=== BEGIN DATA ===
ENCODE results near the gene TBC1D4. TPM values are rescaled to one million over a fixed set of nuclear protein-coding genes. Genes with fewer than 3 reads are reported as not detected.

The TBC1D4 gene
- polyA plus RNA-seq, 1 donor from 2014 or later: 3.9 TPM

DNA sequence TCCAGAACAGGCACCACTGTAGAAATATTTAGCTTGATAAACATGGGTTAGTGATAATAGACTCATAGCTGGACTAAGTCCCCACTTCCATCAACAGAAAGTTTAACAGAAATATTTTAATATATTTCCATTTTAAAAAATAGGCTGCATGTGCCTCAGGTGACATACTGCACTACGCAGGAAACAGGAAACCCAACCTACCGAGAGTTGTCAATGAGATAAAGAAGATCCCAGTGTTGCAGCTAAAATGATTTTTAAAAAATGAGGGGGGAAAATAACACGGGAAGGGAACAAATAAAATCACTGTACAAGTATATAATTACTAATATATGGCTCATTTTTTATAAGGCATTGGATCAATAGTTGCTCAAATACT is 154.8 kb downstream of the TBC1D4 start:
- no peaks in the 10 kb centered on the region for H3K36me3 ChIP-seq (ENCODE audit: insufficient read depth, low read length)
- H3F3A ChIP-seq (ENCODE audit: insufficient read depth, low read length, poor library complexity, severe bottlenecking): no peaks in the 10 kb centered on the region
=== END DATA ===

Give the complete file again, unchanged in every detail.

ENCODE results near the gene TBC1D4. TPM values are rescaled to one million over a fixed set of nuclear protein-coding genes. Genes with fewer than 3 reads are reported as not detected.

The TBC1D4 gene
- polyA plus RNA-seq, 1 donor from 2014 or later: 3.9 TPM

DNA sequence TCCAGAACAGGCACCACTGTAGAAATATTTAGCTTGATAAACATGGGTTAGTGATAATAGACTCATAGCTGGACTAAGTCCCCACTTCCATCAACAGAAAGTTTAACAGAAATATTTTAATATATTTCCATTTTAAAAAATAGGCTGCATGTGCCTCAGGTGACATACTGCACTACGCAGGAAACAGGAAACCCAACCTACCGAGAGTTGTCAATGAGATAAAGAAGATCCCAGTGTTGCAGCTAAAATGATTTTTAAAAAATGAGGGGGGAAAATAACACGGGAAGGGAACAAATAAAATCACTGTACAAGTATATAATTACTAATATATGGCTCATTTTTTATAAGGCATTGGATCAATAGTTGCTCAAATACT is 154.8 kb downstream of the TBC1D4 start:
- no peaks in the 10 kb centered on the region for H3K36me3 ChIP-seq (ENCODE audit: insufficient read depth, low read length)
- H3F3A ChIP-seq (ENCODE audit: insufficient read depth, low read length, poor library complexity, severe bottlenecking): no peaks in the 10 kb centered on the region